- September 1, 2016
On the Geiger Fellowship
THADDEUS LEE (B.A. 2017)
In recent months, the splattering of social, economic and political tools released to the consciousness of popular architectural thought has promised a more socially-relevant architecture, especially in the area of housing. This drastically expanded sphere of expertise wielded by the Architect projects equal parts confusion and thrilling potential. First, Uber-inspired communal design, next, political intervention to ensure proliferation? A prominent architect is certainly considering the career switch. After all, what better way is there to address non-conventional design factors without being a certified expert in all of them?
In truth, social architecture has always existed as a function of social, economic and political variables and is perhaps most visible in the domain of the house. This past summer, I explored distinctive examples of this within the much vaunted Nordic and Japanese design cultures, hoping to find new precedents for a simple, yet ambitious investigation; to view society as the site for a house.
While I suspect it may take months, if not years to unpack all I’ve encountered, some promising examples do stand out: the socialist Million Program of Sweden, Finnish Worker Housing of the early 20th century, and, in the words of Juhani Pallasmaa, the “alignment” of modular thought with “rational” demands in post-war Japan. Alvar Aalto, once a designer of modular worker’s homes, perhaps best describes an architecture that responds to such interdisciplinary inputs:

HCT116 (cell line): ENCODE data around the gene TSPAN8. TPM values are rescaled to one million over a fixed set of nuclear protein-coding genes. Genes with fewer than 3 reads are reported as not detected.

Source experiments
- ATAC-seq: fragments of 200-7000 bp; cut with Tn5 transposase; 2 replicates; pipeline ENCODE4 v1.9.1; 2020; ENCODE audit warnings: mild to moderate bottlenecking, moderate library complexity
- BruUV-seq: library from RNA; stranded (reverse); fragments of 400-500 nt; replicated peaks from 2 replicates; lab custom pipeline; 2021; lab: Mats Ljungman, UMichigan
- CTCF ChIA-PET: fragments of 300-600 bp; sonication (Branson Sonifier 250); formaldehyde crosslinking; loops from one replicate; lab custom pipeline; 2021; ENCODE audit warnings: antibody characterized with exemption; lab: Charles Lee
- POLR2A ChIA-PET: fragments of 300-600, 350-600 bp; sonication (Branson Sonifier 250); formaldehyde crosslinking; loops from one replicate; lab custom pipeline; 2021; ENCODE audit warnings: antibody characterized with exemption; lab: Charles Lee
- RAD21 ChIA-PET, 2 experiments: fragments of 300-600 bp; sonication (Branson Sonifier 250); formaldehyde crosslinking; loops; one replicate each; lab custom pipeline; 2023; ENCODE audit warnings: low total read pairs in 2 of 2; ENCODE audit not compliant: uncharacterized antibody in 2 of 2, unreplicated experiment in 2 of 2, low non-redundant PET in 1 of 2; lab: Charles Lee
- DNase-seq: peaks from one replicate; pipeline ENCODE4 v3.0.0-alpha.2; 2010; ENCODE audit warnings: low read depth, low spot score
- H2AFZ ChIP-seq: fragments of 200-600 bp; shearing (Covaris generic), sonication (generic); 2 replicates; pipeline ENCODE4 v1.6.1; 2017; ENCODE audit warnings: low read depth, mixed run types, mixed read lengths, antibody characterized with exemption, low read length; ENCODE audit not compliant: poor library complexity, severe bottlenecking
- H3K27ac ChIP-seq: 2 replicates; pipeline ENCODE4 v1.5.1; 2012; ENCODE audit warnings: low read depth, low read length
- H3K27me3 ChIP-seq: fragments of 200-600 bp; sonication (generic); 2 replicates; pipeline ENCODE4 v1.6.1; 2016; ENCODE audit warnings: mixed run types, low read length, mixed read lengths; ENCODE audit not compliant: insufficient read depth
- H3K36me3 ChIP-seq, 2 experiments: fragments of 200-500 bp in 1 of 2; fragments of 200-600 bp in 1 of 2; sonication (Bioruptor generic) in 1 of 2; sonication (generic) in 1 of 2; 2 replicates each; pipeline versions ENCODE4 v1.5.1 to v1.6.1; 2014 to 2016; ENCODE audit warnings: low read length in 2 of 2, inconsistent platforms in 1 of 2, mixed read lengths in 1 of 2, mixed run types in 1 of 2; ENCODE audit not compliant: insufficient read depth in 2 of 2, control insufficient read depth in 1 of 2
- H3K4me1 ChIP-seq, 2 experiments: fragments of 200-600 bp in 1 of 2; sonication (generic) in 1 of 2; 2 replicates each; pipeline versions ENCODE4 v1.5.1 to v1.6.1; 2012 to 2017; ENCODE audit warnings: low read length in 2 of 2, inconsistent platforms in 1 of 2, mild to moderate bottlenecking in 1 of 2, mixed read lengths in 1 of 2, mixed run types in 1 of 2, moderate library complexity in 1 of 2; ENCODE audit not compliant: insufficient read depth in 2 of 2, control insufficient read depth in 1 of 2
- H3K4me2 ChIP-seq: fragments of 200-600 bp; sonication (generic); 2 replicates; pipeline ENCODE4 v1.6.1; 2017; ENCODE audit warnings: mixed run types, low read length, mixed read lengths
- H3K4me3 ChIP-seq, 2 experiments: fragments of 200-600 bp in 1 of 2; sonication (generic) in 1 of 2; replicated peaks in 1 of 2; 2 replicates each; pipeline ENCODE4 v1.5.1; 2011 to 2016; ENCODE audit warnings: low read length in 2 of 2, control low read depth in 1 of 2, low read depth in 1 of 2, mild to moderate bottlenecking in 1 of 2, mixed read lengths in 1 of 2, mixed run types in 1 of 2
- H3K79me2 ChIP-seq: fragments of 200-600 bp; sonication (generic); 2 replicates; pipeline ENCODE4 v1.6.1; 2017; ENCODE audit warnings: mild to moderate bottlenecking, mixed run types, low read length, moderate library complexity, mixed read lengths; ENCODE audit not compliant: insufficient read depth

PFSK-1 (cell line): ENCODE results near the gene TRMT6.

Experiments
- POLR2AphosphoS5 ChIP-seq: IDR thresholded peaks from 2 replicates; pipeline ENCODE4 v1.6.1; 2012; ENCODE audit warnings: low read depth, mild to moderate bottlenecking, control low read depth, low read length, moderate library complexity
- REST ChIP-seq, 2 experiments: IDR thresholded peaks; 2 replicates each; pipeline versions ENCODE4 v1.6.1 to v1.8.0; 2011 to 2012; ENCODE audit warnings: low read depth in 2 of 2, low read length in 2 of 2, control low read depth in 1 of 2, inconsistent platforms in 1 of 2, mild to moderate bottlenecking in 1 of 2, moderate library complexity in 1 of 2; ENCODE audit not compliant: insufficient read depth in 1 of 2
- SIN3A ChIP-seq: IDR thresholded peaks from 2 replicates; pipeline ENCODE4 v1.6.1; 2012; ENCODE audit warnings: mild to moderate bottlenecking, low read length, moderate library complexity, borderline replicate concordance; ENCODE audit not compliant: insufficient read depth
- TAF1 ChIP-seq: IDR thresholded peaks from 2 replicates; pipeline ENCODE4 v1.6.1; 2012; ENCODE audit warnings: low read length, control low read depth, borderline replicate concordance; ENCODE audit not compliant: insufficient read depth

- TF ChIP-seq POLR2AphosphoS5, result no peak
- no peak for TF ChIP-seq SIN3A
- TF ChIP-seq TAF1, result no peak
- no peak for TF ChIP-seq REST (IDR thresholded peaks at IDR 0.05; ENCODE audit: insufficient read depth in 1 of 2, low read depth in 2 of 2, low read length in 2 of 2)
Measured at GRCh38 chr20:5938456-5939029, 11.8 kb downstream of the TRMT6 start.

“Every historical turning point has a deep impact on the essence of architecture. Each one gives it a new direction and objective, in a way. The fundamental human problems will naturally remain the same, as will the inner purpose of architecture, but various periods of crisis reshuffle the order of importance between, for example, the groups of human goals in architecture and the ways and means of architecture.”
My deepest appreciation and most sincere thanks to the Harvey Geiger Fellowship and its faculty board for affording me this incredible opportunity.